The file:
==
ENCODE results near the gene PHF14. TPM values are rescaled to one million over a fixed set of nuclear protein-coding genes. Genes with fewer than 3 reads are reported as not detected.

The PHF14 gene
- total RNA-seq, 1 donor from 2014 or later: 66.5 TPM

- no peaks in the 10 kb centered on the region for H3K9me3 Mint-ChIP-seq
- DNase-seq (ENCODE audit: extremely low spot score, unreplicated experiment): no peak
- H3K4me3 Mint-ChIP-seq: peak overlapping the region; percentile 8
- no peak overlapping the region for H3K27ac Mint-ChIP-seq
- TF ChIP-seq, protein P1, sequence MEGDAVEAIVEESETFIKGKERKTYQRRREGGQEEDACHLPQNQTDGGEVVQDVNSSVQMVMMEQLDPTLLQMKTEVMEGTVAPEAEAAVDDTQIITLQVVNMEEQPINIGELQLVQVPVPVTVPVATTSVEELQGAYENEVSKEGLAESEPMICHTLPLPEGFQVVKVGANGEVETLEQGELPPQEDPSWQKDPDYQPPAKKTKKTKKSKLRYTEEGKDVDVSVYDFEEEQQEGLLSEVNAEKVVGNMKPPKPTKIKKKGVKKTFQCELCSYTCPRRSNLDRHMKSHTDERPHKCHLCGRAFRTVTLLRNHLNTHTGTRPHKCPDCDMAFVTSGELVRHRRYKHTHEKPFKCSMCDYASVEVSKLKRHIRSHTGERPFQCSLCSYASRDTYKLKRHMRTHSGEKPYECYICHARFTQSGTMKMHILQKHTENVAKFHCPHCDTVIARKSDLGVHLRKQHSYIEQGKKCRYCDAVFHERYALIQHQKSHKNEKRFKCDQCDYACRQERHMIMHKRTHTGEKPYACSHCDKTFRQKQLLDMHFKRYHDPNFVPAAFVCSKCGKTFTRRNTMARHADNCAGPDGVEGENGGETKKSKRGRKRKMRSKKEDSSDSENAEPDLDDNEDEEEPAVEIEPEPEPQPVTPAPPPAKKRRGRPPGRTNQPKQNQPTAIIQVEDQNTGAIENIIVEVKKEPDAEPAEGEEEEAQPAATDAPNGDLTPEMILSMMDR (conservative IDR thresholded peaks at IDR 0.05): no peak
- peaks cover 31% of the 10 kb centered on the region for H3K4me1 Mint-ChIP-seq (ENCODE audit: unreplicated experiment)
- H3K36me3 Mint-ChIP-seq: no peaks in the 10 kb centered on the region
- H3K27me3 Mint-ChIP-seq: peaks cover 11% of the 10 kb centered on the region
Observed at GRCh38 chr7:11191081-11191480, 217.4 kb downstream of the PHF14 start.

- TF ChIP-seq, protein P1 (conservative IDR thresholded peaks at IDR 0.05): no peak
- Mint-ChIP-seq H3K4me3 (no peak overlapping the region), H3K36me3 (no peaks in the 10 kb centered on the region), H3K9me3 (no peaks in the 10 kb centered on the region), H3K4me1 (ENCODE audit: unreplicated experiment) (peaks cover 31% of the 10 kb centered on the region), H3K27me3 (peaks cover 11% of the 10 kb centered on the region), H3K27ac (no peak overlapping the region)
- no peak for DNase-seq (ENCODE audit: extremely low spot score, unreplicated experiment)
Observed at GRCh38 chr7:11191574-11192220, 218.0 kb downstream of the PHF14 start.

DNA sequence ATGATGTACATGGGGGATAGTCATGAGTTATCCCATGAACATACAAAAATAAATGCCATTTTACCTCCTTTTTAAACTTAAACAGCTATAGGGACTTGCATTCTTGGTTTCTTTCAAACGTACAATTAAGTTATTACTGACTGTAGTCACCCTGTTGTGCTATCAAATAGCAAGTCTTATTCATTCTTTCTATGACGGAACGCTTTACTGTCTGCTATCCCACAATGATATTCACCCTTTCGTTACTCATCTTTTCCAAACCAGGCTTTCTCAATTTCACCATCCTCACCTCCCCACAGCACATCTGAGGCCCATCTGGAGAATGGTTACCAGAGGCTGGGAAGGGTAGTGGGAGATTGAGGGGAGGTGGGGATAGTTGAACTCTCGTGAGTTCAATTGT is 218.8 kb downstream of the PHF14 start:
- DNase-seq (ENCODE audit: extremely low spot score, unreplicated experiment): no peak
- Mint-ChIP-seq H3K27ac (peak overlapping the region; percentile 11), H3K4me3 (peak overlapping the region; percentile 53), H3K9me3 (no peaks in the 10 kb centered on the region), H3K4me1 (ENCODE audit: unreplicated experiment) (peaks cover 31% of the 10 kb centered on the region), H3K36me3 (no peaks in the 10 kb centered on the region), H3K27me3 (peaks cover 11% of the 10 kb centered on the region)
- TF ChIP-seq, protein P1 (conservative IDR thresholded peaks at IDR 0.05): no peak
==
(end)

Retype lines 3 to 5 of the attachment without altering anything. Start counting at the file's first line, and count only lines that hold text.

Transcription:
- total RNA-seq, 1 donor from 2014 or later: 66.5 TPM

- no peaks in the 10 kb centered on the region for H3K9me3 Mint-ChIP-seq
- DNase-seq (ENCODE audit: extremely low spot score, unreplicated experiment): no peak